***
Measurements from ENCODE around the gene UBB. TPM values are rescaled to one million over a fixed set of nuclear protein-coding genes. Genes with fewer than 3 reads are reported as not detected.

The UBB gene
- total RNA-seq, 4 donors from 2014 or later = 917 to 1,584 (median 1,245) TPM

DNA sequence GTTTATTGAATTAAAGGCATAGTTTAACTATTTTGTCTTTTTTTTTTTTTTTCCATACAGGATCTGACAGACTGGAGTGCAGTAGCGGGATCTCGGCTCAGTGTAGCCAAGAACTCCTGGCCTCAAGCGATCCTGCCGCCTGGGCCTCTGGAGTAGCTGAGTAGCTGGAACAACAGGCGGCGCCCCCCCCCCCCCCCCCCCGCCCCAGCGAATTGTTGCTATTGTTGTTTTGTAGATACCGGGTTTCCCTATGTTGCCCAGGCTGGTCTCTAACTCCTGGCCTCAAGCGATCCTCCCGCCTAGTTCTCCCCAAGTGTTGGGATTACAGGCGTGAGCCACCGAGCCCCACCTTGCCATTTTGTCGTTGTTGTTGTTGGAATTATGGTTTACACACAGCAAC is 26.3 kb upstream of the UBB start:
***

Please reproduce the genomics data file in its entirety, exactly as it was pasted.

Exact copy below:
Measurements from ENCODE around the gene UBB. TPM values are rescaled to one million over a fixed set of nuclear protein-coding genes. Genes with fewer than 3 reads are reported as not detected.

The UBB gene
- total RNA-seq, 4 donors from 2014 or later = 917 to 1,584 (median 1,245) TPM

DNA sequence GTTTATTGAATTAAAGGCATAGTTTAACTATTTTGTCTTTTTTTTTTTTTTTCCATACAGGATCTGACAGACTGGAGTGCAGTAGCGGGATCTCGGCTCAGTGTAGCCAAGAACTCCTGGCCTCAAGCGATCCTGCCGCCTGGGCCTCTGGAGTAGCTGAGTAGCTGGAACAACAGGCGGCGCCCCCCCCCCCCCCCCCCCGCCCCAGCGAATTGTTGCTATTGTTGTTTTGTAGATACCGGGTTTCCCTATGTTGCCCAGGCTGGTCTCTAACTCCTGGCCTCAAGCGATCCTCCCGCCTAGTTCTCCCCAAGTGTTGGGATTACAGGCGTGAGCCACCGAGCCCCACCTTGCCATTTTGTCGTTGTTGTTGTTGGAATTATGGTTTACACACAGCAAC is 26.3 kb upstream of the UBB start: